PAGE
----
After that, they took some things like Maglite(?) and they put this on my body and they used this electrodes to choke me and today I still have scars.

They choked me until I bit my tongue, because I was trying to breathe with my mouth, because my nostrils weres closed by the sack. They choked me until I bit my tongue and my tongue got torn.

They left me at the stage when I told them that I'm a member of IFP, I don't know anything about ANC. They spoke among themselves for a while. After that, they took me to another room. In that room they just shoved me inside the floor of that room and then they were discussing what they're going to do with me.

And one of them, one of them said, we must just humiliate her and show her that this ANC can't do anything for her; if we do this humiliation act on her, she will speak the truth.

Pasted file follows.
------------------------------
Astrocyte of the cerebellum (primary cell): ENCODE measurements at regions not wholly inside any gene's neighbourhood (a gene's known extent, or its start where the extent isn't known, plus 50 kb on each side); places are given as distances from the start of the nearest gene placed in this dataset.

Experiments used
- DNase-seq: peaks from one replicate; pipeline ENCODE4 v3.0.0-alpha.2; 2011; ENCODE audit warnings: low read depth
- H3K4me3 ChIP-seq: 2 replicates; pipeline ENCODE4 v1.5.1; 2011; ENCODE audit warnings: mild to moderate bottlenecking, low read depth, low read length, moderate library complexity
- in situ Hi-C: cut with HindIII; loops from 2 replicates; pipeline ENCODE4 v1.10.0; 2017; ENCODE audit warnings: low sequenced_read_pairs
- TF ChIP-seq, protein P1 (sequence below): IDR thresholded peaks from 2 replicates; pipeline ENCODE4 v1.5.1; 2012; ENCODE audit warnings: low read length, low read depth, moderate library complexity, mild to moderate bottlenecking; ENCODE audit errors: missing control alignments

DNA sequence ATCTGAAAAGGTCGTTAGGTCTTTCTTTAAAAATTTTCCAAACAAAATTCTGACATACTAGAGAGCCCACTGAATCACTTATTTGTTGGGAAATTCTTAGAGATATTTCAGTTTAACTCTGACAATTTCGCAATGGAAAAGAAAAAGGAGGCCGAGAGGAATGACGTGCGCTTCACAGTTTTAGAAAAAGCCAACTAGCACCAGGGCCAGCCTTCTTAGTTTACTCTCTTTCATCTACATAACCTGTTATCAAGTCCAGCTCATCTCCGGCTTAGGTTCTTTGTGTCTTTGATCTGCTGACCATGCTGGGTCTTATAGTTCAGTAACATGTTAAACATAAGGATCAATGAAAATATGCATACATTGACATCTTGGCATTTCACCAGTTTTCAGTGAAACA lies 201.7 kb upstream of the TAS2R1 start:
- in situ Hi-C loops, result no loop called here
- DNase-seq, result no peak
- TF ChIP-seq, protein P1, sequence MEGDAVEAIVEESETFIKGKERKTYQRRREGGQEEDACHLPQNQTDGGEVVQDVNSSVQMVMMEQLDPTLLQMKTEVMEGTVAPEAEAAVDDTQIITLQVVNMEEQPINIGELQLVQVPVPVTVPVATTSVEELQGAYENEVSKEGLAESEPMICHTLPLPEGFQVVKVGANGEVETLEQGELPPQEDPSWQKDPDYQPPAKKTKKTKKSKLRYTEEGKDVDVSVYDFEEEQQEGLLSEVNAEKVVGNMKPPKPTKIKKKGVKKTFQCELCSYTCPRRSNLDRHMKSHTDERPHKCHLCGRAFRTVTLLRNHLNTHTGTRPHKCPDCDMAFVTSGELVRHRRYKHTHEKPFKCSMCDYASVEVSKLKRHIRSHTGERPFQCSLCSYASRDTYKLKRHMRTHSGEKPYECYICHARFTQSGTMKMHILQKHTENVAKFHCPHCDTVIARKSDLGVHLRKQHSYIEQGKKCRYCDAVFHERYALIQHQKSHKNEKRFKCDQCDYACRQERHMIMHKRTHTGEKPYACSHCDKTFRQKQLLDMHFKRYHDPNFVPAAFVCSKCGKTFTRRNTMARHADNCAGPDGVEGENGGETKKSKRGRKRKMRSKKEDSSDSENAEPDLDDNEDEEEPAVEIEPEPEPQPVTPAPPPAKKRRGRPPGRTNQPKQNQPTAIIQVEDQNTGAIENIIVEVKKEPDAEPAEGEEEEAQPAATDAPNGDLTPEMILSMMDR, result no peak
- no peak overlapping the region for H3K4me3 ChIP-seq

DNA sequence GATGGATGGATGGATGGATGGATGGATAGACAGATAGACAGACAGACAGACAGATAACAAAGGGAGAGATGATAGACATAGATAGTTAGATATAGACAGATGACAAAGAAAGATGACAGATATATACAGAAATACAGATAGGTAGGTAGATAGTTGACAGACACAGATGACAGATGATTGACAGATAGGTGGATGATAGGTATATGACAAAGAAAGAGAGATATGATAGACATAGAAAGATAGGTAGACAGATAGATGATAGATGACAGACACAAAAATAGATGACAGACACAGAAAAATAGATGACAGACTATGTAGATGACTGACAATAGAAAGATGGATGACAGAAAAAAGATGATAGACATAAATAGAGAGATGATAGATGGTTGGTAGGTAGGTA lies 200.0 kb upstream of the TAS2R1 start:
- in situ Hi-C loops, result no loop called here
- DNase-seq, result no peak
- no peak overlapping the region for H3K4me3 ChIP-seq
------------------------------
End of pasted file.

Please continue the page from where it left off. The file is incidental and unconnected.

Then the four of them started raping me, the four of them. The whole four of them started raping me whilst they were insulting me and using vulgar words and said I must tell them the truth. They said if I don't tell them the truth about where the guns are and where is this other person they're looking for, they will do their utmost worst.

But after they finished raping me, they took me to Sunset Prison, Diepkloof Prison. At Sunset prison they refused to accept me, because I'd been very much assaulted and injured. So they took me to the doctor.

The way I had been assaulted and had been injured, I couldn't speak for myself, I couldn't talk. When the doctor asked me what had happened, I couldn't even explain to the doctor what has happened to me, because my tongue was swollen in my mouth. I couldn't speak.

So they told the doctor that I was a prostitute, that I'd been arrested in Hillbrow and when they were trying to arrest me, I ran away, so that's why I got injured.

So they took me back to Sunset where I was kept. When I arrived at Sunset, the White wardens there, they were insulting me regular and calling me names.